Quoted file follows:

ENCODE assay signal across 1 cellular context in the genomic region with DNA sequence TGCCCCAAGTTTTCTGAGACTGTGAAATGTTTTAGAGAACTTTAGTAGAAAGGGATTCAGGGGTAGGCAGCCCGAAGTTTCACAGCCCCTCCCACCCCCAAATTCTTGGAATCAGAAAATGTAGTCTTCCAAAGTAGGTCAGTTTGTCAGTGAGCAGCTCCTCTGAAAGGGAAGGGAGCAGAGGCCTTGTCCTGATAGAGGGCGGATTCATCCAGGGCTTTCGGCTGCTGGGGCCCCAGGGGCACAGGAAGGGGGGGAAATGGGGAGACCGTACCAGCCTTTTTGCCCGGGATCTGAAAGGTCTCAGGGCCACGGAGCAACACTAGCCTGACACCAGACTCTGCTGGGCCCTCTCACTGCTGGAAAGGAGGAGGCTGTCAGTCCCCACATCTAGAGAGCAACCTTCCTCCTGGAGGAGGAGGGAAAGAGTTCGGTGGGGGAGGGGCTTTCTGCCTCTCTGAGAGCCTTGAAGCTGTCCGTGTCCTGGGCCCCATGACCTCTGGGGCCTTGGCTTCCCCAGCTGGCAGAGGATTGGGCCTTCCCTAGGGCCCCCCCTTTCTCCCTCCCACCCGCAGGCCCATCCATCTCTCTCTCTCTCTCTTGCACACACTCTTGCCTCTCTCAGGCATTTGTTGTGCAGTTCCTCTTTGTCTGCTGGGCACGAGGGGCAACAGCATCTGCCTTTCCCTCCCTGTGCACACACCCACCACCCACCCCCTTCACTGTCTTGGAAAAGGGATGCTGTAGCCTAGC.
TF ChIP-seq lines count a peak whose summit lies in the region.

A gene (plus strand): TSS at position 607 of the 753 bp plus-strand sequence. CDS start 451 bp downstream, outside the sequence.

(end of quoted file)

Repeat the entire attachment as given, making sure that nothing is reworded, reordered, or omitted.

ENCODE assay signal across 1 cellular context in the genomic region with DNA sequence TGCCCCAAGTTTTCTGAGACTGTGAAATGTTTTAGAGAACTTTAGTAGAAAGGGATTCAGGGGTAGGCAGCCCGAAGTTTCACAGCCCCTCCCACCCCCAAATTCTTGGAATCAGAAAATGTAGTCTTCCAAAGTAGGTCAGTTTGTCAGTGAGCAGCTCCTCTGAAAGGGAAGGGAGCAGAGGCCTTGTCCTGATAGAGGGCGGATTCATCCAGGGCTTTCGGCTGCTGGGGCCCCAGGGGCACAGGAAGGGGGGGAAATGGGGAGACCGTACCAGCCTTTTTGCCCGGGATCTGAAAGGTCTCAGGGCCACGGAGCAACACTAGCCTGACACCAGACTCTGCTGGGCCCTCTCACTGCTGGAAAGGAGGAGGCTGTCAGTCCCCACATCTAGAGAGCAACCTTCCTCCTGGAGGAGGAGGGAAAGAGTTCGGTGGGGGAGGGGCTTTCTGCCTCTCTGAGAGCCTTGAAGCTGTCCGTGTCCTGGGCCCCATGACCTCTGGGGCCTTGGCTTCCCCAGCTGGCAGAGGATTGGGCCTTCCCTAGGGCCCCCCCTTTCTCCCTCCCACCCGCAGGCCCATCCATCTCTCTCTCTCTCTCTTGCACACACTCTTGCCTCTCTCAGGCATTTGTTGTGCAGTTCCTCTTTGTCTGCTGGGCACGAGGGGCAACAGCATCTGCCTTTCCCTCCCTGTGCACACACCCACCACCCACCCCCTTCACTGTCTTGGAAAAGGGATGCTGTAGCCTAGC.
TF ChIP-seq lines count a peak whose summit lies in the region.

A gene (plus strand): TSS at position 607 of the 753 bp plus-strand sequence. CDS start 451 bp downstream, outside the sequence.